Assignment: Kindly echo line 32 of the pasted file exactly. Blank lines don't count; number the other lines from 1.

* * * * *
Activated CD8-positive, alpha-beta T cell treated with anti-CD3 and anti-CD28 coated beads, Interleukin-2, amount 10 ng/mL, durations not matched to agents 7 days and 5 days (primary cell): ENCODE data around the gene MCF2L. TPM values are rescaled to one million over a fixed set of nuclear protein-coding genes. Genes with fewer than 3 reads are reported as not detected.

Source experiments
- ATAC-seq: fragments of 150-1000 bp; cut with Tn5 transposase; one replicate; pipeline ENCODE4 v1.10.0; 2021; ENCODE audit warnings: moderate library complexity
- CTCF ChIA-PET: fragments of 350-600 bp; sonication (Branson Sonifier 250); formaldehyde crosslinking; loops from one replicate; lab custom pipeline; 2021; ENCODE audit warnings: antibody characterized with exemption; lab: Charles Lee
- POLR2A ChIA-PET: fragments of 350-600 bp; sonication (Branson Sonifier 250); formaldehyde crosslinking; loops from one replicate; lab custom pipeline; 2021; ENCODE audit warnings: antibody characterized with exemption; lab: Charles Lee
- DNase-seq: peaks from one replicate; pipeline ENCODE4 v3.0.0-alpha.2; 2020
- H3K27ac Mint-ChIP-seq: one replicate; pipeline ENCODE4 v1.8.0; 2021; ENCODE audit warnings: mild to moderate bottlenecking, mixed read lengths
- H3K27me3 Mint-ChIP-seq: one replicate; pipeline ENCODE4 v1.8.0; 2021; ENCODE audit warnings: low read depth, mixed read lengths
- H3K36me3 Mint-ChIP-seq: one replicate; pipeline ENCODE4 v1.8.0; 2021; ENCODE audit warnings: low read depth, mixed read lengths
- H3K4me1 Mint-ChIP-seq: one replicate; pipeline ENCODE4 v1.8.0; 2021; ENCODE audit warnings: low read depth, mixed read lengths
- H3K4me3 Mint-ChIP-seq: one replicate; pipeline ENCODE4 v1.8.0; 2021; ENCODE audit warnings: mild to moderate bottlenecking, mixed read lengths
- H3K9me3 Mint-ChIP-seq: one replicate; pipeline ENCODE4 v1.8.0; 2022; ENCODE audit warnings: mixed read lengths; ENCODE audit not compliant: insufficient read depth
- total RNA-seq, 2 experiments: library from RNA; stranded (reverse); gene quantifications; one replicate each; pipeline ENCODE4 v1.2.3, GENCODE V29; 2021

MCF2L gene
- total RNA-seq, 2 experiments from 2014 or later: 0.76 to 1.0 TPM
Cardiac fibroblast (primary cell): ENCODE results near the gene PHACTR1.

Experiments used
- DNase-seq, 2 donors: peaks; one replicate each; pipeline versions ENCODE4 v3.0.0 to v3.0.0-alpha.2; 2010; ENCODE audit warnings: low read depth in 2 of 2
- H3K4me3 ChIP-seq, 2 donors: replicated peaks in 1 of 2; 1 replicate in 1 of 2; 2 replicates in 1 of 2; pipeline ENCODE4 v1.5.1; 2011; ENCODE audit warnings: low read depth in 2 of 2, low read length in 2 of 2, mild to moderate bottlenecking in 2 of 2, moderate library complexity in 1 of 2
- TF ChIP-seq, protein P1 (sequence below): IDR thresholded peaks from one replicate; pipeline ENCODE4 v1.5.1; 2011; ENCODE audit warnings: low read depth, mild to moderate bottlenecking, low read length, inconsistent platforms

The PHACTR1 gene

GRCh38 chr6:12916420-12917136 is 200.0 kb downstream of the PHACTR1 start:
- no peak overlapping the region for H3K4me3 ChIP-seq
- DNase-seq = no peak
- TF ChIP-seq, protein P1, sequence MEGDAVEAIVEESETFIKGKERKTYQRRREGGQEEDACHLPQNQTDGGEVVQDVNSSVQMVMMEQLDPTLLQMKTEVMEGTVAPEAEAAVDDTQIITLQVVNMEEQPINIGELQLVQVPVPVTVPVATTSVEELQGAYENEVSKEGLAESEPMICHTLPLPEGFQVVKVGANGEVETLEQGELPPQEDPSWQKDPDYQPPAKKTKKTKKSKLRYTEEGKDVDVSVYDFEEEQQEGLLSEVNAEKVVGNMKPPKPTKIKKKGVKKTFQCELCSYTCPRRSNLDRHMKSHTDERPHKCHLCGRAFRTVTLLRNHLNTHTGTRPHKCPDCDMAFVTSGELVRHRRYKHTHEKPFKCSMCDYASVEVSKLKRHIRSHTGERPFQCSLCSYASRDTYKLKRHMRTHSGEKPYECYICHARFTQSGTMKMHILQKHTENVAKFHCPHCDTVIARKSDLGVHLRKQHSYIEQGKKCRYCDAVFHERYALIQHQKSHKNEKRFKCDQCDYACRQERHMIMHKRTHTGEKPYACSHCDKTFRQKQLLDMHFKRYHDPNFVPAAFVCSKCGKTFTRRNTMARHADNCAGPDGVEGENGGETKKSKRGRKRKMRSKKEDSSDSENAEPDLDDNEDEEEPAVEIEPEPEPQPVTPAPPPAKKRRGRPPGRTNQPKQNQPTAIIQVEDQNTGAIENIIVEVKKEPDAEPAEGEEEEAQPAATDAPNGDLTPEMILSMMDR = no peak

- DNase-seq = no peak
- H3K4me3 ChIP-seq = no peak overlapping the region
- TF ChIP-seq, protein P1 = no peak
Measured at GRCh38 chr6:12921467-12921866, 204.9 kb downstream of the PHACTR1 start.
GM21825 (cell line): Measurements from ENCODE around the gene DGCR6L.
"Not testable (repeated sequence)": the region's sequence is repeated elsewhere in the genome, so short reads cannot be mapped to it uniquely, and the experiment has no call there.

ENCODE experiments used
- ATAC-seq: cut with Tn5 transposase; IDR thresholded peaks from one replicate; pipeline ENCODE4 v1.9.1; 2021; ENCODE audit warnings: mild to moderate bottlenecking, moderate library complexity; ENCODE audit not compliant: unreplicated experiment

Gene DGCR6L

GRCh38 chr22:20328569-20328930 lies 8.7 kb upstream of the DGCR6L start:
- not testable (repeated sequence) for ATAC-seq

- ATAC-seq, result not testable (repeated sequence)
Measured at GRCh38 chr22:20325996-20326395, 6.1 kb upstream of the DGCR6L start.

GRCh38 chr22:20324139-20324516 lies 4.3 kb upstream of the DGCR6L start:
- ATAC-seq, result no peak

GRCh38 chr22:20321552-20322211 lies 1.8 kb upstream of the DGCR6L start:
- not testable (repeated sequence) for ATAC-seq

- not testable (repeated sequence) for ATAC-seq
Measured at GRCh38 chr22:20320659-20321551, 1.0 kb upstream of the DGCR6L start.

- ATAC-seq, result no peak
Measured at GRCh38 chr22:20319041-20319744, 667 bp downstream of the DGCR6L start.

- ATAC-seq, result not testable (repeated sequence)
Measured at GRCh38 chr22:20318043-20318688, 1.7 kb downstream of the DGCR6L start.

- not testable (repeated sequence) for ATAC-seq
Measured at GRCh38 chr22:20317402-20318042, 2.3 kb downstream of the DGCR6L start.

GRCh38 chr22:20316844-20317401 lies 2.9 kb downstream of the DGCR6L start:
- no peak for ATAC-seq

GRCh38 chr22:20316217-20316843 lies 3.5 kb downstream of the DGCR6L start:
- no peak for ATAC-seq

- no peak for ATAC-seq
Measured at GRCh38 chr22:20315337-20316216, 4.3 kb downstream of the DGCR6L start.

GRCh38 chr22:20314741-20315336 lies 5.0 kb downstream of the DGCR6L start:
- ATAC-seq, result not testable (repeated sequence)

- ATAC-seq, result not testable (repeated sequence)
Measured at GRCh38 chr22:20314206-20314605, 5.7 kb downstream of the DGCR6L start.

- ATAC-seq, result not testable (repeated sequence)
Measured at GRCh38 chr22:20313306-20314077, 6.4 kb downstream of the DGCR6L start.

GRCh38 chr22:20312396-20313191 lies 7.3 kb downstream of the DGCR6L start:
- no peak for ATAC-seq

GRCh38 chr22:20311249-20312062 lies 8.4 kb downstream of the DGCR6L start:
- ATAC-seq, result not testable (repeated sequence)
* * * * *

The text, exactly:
ENCODE experiments used